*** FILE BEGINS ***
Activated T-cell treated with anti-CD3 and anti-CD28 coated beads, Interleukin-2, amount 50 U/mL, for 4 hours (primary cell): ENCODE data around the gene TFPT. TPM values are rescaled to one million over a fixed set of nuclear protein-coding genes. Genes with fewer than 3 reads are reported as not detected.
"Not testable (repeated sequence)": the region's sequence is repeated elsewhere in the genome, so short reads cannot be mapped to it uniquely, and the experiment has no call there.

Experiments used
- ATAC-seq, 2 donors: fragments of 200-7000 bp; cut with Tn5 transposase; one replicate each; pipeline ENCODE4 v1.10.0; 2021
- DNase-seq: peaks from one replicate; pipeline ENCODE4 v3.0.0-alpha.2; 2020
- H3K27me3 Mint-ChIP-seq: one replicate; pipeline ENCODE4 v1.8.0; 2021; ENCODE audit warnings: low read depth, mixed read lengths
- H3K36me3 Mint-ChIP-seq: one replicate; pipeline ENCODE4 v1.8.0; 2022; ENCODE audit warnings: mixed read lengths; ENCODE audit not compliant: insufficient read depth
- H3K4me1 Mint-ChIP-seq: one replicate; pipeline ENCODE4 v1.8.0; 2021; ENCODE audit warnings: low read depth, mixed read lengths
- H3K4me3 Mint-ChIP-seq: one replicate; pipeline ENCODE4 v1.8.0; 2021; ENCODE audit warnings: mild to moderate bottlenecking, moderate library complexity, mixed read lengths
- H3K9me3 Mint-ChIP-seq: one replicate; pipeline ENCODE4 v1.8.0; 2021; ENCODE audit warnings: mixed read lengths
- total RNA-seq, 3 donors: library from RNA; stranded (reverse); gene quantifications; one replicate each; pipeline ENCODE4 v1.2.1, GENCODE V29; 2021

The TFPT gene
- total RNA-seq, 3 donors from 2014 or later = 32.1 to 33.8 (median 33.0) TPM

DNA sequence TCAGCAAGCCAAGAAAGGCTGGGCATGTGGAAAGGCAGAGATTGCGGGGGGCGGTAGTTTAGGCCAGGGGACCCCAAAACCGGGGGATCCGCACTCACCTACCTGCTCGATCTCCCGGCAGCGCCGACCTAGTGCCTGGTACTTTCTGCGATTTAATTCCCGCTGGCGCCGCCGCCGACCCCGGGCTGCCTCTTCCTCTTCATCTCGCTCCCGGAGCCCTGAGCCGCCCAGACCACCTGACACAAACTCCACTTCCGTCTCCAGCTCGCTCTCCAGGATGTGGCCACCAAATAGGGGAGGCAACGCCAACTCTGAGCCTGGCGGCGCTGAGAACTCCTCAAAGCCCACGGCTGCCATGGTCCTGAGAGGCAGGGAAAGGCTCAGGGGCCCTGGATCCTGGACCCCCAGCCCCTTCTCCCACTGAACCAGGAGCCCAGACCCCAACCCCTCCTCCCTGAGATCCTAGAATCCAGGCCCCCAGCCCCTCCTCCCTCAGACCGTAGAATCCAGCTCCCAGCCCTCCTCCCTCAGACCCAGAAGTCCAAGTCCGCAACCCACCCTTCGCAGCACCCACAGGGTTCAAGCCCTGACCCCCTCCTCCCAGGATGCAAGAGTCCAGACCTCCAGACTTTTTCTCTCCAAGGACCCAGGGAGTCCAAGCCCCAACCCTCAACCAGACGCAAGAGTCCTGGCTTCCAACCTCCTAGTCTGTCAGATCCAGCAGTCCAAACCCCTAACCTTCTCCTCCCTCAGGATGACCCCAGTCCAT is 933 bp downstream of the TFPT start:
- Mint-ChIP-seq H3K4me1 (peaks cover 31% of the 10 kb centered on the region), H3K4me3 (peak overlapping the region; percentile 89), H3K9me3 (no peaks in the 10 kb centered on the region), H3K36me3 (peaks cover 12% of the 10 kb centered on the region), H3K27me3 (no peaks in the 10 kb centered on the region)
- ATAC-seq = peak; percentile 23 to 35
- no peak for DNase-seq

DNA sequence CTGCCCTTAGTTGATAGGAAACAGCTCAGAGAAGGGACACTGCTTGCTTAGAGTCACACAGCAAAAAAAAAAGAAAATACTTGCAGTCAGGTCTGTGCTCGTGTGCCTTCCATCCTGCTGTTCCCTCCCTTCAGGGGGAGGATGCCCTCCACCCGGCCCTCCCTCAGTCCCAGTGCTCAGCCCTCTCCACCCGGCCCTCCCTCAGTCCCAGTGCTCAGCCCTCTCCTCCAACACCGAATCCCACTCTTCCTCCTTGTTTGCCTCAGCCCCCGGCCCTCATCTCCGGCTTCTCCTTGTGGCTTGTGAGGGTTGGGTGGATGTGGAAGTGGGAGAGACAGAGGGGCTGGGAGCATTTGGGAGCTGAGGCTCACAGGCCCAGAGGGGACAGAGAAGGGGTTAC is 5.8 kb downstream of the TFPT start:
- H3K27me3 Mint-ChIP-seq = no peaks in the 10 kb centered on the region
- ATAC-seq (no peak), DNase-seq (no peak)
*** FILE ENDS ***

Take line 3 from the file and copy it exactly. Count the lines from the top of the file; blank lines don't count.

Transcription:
Experiments used